BBC News在线听力附文本(2009-2-19)


BBC news with Blerry Gogan.

The United Nations in Sri Lanka says it's concerned by reports that a growing number of people trying to escape Tamil Tiger-held territory in the north have been shot at and sometimes killed by the rebels. The Tigers have been forced into an enclave by the Sri Lankan army during fierce fighting in recent weeks. Sanjoy Majumder reports.

A statement from the United Nations in Sri Lanka says its concern for the safety of civilians caught up in the fighting has been heightened, based on reports that it's received over the past few days, many of them based on testimony from people who've managed to come out of the conflict zone. It says there're credible reports to suggest that the Tamil Tigers are preventing civilians from leaving, and a number of those trying to get away have been shot at and in some cases killed. The U.N. is calling on both sides to refrain from fighting in areas with large civilian concentrations.

A detailed study of anti-terrorism laws and other measures introduced in more than forty countries calls for many of them to be repealed as a matter of urgency saying that it could do lasting harm to human rights principles. The report comes from the International Commission of Jurists or ICJ, an independent body based in Geneva which brings together some of the world's most eminent human rights lawyers, judges and academics. Imogen Foulkes reports.

The ICJ inquiry reviewed counter-terrorism measures in over forty countries. It heard from government officials, victims of terror attacks and from people detained on suspicion of terrorism. Its findings are highly CRItical. Many states that report claims have used the fear of terrorism to introduce measures which are illegal, such as torture, detention without trial and enforced disappearance.

The highest court in France has officially acknowledged the French state's responsibility for the deportation of thousands of Jews to Nazi German concentration camps during the Second World War. Only 3,000 of the 76,000 deportees survived. But the court, the Council of State, ruled out any further payments to survivors or relatives, saying France had already compensated victims.

An international fast food chain, KFC, or Kentucky Fried Chicken, has announced plans to invest more than 300 million dollars in new restaurants and jobs in Britain over the next five years despite the global economic downturn. Other fast food chains have also recently reported rising global sales as have some supermarkets, as people forgo expensive restaurant meals and buy cheaper food. Maryam Moshiri reports.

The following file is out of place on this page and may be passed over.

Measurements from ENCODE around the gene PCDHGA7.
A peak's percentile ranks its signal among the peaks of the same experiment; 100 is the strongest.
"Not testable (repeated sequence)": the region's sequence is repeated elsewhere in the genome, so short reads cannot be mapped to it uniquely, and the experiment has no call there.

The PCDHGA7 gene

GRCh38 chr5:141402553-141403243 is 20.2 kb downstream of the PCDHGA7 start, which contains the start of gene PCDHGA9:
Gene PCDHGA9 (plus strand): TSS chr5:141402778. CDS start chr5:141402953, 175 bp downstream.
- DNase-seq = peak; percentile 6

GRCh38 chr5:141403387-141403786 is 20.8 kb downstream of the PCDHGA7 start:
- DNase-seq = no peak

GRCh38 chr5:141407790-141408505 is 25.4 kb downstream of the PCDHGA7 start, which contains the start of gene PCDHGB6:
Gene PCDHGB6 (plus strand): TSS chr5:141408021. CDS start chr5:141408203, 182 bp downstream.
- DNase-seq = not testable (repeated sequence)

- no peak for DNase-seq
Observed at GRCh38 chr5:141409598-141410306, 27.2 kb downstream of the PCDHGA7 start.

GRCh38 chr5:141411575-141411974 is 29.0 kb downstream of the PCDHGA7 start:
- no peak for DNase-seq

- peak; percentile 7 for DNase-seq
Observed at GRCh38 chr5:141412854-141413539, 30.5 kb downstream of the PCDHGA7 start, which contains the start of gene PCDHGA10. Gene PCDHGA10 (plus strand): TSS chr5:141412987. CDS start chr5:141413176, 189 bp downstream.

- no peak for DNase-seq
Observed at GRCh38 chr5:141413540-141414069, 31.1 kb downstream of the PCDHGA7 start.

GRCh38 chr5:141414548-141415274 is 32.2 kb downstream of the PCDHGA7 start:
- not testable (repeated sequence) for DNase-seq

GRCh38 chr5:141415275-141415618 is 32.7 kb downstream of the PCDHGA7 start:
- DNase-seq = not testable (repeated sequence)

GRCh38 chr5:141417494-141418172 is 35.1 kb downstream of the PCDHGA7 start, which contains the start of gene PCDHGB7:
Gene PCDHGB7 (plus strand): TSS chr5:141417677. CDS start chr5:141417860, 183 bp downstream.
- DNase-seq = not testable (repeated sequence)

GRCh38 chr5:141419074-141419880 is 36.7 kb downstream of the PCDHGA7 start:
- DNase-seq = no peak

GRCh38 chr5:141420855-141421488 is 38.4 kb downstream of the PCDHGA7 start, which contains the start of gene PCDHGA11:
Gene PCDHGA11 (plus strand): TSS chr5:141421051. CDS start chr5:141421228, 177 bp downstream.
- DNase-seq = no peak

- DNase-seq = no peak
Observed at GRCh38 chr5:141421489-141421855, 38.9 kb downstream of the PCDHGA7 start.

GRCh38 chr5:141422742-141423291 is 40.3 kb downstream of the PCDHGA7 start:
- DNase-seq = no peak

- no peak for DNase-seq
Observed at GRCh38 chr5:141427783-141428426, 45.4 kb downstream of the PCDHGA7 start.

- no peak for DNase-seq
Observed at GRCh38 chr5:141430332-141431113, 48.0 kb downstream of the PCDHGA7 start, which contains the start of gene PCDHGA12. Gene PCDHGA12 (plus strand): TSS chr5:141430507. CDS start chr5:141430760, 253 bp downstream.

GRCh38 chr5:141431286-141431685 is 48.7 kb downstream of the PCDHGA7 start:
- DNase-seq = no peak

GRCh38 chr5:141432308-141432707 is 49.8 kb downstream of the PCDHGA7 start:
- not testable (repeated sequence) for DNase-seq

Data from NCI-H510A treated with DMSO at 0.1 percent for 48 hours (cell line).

The recession may have claimed some notable victims but it's not spelled hard times for everyone. Fast food chain KFC is creating 9,000 jobs off the back of its recent success. The fried chicken chain says business is booming, thanks to an increased appetite for cheaper fast food during these tougher times. KFC says its expansion will lead to 300 new shops opening to cater for our ever-growing taste for value over luxury.

World news from the BBC.

Russia says it's planning to supply helicopters to Bolivia to help combat the drug trade, the latest sign that it's aiming to step up its military and economic influence in Latin America. During talks in Moscow, President Dmitri Medvedev and the Bolivian President Evo Morales also agreed on closer energy cooperation. Russia is reported to be planning major investments in Bolivia's large natural gas reserves.

The Russian President Dmitri Medvedev has replaced four of the country's regional governors in what correspondents say is a sign of the Kremlin's concern that the economic slump could lead to social unrest. President Medvedev has warned at the weekend that he would not tolerate third-raters, slackers or slovenliness. And among those ousted is 71-year-old Yegor Stroyev, the oldest of the governors. The youngest of the replacements, it was 33.

The American swimmer Michael Phelps, who was photographed inhaling from a pipe of a kind often used for smoking marijuana, will not be charged with any offence. The swimmer, who won eight gold medals at last year's Olympic Games, had apologized for what he called "regrettable behaviour", but had not said whether he'd taken drugs. Peter Bowes reports from Los Angeles.

The picture was published in a British tabloid newspaper and prompted the swimmer to issue a statement, saying he'd used bad judgment and that he would learn from his mistake. Now the local sheriff has said that after a full investigation there was not enough evidence to charge anyone that was present at the party. USA Swimming suspended Phelps for three months following the publication of the photograph and a corporate sponsor said it would not renew its endorsement deal with the swimmer.

British Customs officials have arrested 15 crew members of a South African Airways plane after cocaine was found aboard their flight. It's a second incident of this kind in a month. The officials found five kilograms of the drug in a bag on a flight into London from Johannesburg.

BBC news.

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